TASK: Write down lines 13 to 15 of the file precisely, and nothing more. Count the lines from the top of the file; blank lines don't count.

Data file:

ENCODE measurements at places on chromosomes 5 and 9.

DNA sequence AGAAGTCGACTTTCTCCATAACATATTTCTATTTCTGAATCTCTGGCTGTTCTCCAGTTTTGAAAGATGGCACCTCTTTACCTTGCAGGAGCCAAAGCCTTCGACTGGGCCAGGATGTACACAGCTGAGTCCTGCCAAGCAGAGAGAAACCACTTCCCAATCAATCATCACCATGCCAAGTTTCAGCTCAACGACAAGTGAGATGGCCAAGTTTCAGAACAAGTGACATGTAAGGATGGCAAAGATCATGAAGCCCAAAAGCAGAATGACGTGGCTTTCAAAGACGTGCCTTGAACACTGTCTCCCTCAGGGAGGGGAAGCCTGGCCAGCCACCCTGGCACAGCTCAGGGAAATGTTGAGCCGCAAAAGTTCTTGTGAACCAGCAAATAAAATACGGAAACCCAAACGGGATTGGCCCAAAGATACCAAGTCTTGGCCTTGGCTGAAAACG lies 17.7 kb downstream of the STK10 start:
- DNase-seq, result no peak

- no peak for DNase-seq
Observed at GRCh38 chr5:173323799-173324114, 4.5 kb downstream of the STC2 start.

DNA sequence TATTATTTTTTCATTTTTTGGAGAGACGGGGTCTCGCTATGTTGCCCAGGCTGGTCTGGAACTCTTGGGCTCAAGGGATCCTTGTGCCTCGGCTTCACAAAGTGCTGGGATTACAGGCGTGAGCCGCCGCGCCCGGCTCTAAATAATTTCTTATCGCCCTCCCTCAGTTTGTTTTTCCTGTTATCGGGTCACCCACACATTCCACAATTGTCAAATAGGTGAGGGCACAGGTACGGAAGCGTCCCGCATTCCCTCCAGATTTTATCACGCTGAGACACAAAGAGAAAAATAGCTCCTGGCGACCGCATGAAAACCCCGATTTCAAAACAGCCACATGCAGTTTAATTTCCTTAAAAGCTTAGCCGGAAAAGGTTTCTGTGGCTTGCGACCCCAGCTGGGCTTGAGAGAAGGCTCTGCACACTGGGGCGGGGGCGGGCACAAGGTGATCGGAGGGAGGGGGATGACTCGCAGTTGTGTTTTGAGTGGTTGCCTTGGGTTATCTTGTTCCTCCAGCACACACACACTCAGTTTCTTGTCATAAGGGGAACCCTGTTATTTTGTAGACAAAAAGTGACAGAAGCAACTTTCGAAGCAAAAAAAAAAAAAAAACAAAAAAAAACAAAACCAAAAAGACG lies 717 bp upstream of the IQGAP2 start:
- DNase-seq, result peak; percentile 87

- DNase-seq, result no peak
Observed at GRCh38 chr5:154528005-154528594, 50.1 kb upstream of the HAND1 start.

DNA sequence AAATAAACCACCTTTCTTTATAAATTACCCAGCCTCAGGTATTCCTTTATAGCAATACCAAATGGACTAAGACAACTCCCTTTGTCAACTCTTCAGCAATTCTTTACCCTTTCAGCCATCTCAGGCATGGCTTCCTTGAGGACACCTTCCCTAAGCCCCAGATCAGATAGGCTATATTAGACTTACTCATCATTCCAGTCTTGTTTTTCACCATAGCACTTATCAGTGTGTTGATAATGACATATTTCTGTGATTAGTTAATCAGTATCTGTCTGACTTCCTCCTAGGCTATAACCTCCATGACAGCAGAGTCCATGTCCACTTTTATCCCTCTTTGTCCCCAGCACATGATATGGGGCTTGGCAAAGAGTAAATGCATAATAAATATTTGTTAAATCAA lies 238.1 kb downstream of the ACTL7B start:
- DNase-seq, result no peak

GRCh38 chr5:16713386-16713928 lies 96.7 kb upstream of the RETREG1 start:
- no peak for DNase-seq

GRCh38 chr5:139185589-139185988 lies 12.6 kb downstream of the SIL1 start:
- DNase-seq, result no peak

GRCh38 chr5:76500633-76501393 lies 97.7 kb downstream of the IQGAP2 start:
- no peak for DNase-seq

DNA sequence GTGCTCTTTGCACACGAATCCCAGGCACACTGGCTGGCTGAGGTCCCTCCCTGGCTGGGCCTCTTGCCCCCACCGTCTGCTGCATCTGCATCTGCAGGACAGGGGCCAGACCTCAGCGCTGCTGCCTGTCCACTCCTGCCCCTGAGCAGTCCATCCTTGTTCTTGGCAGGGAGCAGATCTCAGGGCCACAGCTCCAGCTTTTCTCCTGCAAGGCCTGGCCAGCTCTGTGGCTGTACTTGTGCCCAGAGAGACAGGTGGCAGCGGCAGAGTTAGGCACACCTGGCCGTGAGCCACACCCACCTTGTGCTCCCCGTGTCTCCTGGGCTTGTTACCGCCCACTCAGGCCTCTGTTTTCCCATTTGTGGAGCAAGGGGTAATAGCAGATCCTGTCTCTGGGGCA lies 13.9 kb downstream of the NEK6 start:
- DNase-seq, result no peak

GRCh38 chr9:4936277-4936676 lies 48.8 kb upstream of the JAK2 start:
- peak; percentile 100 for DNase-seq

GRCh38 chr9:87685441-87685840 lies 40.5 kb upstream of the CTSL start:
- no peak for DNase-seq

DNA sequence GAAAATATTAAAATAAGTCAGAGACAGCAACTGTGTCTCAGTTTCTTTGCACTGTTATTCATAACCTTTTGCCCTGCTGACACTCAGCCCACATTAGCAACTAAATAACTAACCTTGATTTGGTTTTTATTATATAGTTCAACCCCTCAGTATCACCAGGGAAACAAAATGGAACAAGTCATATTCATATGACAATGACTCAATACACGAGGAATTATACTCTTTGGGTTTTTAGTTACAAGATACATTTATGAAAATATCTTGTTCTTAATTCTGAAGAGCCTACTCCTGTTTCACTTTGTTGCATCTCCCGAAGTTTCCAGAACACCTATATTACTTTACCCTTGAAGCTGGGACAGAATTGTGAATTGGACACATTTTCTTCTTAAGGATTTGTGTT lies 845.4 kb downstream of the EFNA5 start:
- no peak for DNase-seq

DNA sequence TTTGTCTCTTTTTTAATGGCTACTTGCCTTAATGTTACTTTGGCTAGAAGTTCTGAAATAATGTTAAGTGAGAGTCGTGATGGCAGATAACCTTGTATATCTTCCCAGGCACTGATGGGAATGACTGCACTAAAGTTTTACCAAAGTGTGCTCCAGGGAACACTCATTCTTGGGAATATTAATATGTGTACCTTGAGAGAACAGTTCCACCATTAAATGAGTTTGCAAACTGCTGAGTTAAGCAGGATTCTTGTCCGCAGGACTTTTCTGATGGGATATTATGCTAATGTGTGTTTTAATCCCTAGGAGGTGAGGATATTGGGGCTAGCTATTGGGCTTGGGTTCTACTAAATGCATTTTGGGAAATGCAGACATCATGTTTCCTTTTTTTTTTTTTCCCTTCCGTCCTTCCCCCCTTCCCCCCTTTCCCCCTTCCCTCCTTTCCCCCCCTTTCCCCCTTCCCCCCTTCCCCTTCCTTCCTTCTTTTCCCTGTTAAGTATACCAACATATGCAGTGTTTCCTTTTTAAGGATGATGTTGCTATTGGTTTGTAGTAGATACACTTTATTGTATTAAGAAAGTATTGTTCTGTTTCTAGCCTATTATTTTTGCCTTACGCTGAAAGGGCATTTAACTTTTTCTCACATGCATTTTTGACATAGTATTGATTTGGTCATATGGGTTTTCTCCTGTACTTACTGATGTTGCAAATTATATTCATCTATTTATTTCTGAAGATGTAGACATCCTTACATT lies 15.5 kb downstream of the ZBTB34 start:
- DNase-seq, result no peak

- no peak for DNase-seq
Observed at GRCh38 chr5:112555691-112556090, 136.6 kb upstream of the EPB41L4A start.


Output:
- no peak for DNase-seq

GRCh38 chr5:139185589-139185988 lies 12.6 kb downstream of the SIL1 start:
- DNase-seq, result no peak